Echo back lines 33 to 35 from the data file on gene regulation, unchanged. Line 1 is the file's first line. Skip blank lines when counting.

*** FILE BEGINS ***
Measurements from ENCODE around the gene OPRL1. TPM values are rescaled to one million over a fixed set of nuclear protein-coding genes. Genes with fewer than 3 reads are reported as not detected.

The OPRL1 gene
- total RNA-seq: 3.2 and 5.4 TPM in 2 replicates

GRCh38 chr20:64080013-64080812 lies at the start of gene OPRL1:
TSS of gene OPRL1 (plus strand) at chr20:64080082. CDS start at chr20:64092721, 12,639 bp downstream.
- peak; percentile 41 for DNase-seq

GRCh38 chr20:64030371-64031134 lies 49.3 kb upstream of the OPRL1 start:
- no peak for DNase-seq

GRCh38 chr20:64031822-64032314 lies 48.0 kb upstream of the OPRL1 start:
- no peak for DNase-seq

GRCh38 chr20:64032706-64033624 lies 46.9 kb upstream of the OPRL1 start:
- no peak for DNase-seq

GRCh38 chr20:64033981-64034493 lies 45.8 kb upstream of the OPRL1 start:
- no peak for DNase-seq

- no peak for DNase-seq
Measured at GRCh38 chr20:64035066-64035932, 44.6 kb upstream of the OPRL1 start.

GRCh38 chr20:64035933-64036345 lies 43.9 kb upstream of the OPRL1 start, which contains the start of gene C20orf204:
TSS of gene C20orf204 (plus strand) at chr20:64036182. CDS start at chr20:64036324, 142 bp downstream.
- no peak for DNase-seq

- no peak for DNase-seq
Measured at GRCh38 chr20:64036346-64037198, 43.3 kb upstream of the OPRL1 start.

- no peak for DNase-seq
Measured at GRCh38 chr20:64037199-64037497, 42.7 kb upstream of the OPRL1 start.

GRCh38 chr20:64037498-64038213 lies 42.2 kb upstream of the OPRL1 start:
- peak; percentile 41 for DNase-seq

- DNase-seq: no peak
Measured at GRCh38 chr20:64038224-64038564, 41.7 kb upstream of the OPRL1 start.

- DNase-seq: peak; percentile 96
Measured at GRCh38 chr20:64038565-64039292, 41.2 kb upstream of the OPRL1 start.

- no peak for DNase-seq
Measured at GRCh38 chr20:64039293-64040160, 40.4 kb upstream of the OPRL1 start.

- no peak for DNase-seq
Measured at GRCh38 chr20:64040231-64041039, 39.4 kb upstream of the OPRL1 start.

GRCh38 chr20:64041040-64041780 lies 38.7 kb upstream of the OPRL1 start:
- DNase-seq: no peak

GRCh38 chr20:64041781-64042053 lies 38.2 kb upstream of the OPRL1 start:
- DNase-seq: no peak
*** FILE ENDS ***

Measured at GRCh38 chr20:64040231-64041039, 39.4 kb upstream of the OPRL1 start.

GRCh38 chr20:64041040-64041780 lies 38.7 kb upstream of the OPRL1 start:
- DNase-seq: no peak